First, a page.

What the analysis did show was a pattern of primary factors which are related both positively and negatively to doing well in school.  The primary male relationships with student performance are shown below through individually calculated F-values, levels of common variance.

Table 1
F Values and Male SAT Scores
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                The primary explanation for students doing well in school is participating in the academic program.  This is a programmatic choice within most high schools.  It explains doing well on the SAT.  It indicates beyond question that those students who value an education and choose to participate in the best a school has to offer actually do far better than their peers within the same schools who do not make this same choice.  School choice, in this context, places responsibility for doing well within each student, and removes the convenient excuse that one attended a “failing school”.   Among the variables entered for males, family income was next to last in significance as a predictor of student performance.

Of somewhat lesser importance, but far more salient than income, was the educational levels of both the father and the mother in the student’s home.  The father’s educational level was the second most important positive factor contributing to the success of male students in school.  Unfortunately a large proportion of black students have no father in the family home, effectively removing the contribution of this positive factor.  Part time work and participation in athletic programs were both negative contributors to success in schoolwork.  These negative predictors are also choices made by individual students.  As cruel as it may seem, there are only 24 hours in a day, and choosing to shoot hoops rather than to study has a down side on school performance.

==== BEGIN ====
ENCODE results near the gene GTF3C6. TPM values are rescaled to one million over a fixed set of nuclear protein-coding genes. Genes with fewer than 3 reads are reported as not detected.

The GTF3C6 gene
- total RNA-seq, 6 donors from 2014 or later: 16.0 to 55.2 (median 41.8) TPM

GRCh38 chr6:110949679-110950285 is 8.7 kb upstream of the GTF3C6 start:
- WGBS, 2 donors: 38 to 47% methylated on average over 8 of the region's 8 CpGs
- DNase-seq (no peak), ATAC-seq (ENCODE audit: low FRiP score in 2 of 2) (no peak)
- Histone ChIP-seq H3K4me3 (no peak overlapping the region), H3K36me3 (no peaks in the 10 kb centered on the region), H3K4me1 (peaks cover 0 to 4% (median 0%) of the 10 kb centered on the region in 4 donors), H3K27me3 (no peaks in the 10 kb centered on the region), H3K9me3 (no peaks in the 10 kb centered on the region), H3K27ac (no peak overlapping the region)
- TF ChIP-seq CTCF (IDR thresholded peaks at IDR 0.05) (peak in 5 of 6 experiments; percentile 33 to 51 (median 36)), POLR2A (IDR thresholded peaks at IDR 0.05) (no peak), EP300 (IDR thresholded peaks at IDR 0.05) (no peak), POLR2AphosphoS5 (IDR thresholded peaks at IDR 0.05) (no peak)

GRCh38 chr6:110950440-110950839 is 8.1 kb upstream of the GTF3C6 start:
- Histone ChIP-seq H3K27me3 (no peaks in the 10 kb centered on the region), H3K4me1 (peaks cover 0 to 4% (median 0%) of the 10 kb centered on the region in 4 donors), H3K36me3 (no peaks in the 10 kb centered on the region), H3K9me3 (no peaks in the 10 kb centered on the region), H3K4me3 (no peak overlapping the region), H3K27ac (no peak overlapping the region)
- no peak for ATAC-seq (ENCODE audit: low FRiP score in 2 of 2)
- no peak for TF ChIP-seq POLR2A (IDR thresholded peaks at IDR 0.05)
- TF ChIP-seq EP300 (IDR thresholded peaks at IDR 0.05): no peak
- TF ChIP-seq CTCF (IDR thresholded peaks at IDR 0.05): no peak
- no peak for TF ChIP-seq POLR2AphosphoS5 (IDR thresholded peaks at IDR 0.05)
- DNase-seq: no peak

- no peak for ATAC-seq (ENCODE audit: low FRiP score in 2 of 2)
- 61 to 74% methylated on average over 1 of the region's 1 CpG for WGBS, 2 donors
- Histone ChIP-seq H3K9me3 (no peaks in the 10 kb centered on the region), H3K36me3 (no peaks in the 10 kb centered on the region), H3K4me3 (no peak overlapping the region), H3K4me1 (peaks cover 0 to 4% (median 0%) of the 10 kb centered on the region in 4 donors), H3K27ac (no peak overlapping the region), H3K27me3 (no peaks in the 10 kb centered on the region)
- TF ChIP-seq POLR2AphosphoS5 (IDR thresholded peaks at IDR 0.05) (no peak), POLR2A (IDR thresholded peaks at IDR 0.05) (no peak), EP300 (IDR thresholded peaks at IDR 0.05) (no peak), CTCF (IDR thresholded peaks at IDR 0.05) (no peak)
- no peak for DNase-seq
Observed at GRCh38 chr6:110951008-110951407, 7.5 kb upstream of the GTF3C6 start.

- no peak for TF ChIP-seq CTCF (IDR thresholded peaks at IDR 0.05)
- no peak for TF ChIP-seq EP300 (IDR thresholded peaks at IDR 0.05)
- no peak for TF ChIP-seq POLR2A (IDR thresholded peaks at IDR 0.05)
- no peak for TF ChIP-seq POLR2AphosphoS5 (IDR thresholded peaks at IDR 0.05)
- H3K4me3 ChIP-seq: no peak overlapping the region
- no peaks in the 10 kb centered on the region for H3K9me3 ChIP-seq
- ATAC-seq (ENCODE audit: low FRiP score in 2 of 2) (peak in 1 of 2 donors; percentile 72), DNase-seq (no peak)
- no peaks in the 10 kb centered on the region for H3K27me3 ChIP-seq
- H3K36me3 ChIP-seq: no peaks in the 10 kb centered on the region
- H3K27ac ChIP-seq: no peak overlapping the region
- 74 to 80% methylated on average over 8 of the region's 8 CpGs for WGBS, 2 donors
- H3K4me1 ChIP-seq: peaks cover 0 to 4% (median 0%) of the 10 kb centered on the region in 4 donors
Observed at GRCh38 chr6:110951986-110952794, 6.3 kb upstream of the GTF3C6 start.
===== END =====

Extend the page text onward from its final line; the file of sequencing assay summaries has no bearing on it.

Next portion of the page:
Table 2
F Values and Female SAT Scores
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                Like the male results, the female values show an almost identical pattern as the males.  Choosing to participate in each school’s academic program is head and shoulders the most important factor contributing to doing well for female students.  Again both the father’s and mother’s educational levels contribute to their daughters’ doing well in school.  Only within the female regression did family income become one of the top six predictors.  Family income adds a minor positive dimension to school performance for female students.  Undoubtedly the members of this class can explain this minor league player adequately.

Education’s Performance Gaps

Education’s gaps in student performance have been around for decades.  When sorting students by race, ethnicity, national origin, gender, poverty, socio-economic status, urban-suburban-rural, intelligence, health status, and virtually any other demographic you can think of, the schools are simply unable to make students who learn equally.  The fury leveled at such inequality produces a widely held notion that it is the schools that are failing.  In no other field of human endeavor is an equal outcome expected, regardless of the sorting, except in education.  The gap is there, the gap has always been there, and the gap will remain there until the focus moves from irrelevant vested and political interests to those issues that influence individual student behavior.

Most educators and most parents know good students when they see them.  Good students enjoy most schoolwork, enjoy their classmates, and look forward to going to school most of the time.  They attend class regularly, pay attention to the teacher, do their homework assignments, obey the school’s rules, and generally are interested in doing well in all their subjects.  They are obedient, disciplined, responsive, accepting of authority, and have no interest in making waves or causing trouble.  Their parents support the schools’ programs and activities.

After twelve years of schooling, good students have learned vastly more than their peers who could care less.  It is this gap that differentiates good students from the other students, good parents from the other parents.  The tests on which these gaps are based are measuring exactly what they should measure, students who do well and students who don’t care.  This is exactly as it should be.  If there were no gaps in performance, the schools could be abolished for non-performance, as good students would perform no better than anyone else.